Mental Health

Is God Really Good?

God is Our Greatest Encourager | Libero Magazine 2
The original question of “Is God really good?” isn’t as big of a deal to me as it used to be. How I love God, others, and myself because of Him is what I cling to more than any question for apologetics.

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Editor's Note: We are a non-religious magazine. However, we acknowledge that spirituality is an important part for some. Our Faith column is a place for anyone to discuss how faith positively affects their mental health and how to improve the conversation around mental health within faith communities.

As I’m writing this, people are suffering from eating disorders, depression, schizophrenia, and a hundred disorders I’ve never seen before. As I’m writing this, Paris is all over the news.

At the same time, I’m trying to come up with a way to talk about how God could truly be good all the time; and I in no way want my article to invalidate anyone’s suffering. It’s exceptionally important to bring that to my reader’s attention now.

I’ve found when people begin to question if God is really good, it’s not when things are going well.

Instead, it’s when things are very hard to go through and very hard to watch. So before I begin, please understand that I believe you when you say it hurts.

I also believe that questioning the goodness of God is an okay thing to think about if you go about it with an open heart. You’re not a bad person for wondering, or for being confused, or for being angry.

Keep reading if you wish, and if you’re still not satisfied, keep thinking and keep asking.

I’m going to fall short in talking about this because it’s such a deep issue; but I’ve walked through hardships before and after recovery. What I can offer are some of my thoughts, as I’ve tried to learn about God’s character through it all.

What’s going to really do this topic some justice, though, is living life yourself, and asking God yourself, with a pure heart that asks for the right reasons.

In the context of mental health, I don’t know why so many people have to suffer from the disorders that they do.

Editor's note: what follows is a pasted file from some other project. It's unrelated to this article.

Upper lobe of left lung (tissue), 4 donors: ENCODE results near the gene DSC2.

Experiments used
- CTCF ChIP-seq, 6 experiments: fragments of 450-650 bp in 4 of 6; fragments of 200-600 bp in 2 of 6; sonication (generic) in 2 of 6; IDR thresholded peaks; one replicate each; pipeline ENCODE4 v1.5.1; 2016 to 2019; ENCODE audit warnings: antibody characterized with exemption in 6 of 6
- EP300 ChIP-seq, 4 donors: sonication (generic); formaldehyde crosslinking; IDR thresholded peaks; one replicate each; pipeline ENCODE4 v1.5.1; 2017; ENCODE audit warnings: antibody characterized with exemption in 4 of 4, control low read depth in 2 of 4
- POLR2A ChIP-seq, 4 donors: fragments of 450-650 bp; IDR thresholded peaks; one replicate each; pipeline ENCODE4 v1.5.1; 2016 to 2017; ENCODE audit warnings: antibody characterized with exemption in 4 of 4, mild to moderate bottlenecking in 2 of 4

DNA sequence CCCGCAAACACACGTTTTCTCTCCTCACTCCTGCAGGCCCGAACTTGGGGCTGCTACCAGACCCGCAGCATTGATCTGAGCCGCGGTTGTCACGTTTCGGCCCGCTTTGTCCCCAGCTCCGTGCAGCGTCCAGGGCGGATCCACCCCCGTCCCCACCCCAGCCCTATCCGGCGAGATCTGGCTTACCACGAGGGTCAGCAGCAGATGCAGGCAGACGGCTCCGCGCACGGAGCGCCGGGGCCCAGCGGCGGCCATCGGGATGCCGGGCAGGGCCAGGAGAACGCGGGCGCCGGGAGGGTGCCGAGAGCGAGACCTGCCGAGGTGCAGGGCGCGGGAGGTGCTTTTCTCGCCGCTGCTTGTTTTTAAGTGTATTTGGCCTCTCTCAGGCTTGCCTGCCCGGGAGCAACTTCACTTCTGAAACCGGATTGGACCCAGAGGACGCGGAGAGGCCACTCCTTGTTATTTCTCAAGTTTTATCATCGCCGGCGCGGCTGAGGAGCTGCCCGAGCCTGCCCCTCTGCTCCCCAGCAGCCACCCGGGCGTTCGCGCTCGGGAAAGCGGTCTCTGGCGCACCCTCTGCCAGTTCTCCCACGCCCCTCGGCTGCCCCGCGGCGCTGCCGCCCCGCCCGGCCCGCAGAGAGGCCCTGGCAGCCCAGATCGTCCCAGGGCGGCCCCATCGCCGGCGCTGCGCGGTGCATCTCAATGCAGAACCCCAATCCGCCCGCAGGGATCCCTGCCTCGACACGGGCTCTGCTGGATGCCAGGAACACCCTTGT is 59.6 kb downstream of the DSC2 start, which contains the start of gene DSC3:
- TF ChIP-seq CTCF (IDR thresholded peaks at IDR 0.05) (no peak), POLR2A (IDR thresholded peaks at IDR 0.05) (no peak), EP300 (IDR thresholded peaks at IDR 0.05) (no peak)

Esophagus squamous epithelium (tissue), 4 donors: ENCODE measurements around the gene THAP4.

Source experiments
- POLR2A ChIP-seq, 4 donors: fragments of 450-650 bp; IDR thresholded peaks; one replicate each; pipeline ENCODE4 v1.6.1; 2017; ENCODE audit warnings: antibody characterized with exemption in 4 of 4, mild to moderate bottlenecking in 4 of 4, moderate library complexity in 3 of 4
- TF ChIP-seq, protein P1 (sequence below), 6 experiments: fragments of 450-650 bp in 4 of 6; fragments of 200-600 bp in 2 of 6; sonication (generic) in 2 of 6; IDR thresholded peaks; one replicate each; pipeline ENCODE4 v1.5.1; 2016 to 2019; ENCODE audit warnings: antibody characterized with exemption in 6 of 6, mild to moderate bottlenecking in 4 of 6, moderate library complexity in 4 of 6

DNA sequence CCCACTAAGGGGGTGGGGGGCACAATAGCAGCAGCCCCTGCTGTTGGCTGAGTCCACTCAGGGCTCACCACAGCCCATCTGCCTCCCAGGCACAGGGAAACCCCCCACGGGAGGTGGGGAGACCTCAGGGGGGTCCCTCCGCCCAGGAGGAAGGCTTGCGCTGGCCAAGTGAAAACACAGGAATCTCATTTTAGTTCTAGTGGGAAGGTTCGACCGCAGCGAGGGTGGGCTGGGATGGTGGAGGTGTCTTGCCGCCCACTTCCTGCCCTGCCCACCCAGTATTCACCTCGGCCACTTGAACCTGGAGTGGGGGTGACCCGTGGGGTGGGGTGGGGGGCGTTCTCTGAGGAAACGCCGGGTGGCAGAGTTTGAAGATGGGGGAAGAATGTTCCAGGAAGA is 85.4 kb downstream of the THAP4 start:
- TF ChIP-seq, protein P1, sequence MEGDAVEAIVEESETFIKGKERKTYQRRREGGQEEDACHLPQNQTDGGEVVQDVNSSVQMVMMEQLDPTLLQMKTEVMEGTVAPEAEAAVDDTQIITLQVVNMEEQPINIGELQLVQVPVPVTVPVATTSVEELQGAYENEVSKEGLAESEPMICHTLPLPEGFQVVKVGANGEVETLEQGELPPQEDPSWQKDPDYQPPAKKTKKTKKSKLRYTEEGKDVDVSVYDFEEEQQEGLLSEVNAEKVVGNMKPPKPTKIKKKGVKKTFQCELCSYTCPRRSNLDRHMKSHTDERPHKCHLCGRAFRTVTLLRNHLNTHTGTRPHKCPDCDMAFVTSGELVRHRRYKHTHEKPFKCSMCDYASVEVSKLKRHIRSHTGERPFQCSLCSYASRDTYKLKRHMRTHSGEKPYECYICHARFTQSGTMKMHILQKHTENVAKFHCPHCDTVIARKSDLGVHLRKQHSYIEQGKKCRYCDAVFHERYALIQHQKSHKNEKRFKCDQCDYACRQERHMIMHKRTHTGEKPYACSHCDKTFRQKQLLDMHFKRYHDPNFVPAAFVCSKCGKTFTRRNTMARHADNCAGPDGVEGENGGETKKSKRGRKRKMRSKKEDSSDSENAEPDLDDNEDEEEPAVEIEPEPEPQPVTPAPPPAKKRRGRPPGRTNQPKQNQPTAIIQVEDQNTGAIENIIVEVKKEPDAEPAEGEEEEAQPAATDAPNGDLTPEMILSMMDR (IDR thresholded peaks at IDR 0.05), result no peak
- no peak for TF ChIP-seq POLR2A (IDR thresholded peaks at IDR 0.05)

I don’t know why I was another person who suffered from an eating disorder, and I don’t know why depression continued to follow me for a while after. Going into recovery after hitting rock bottom required me to take a different direction with God.

For starters I had to let Him in. I considered myself a strong believer before and while I was suffering from disordered eating. However, I was not giving him any room to change my life. When I put God as a priority in my life, I was able to learn and relearn His character.

He is a loving God who cares for who I am today, not just who I someday will be.

God makes all things beautiful in its time (Ecclesiastes 3:11), and my disorder is not an exception. He uses my former suffering to help others who are going through similar struggles. He brings me back stronger than before anything was wrong at all.

He’s a redeemer.

Rejecting conversation and relationship with God is not what taught me any of this. Being raw and honest with Him about how I’m sick, sad, angry, and so on, is what got me somewhere in my recovery.

All these truths about Himself He has whispered to me over time.

There will never be a day where I know all there is to know about God; but I’m still excited to know what I can. The original question of “Is God really good?” isn’t as big of a deal to me as it used to be. How I love God, others, and myself because of Him is what I cling to more than any question for apologetics.

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Brooke struggled with disordered eating, depression, and self harm at a very young age. She went into recovery at fifteen in November of 2011, and continues to share and learn perspectives for healthy and happy living. Her faith in Christ is what motivated her recovery, and is what continues to motivate her to love herself and others more deeply every day. She deeply enjoys her work at a group home for individuals with a spectrum of disorders. Brooke plans to pursue a four year degree in Psychology at the University of Minnesota, Twin Cities. Brooke believes people (herself included) are messy, but well worth loving and caring for. Some of her interests include running, reading, listening to spoken word poetry, singing in the car and shower, and drinking coffee no matter the time of day. By writing for the Libero, Brooke aims to find another way to put her trials to good use.


SITE DISCLAIMER: The opinions and information shared in this article or any other Content on our site may not represent that of Libero Network Society. We hold no liability for any harm that may incur from reading content on our site. Please always consult your own medical professionals before making any changes to your medication, activities, or recovery process. Libero does not provide emergency support. If you are in crisis, please call 1-800-784-2433 or another helpline or 911.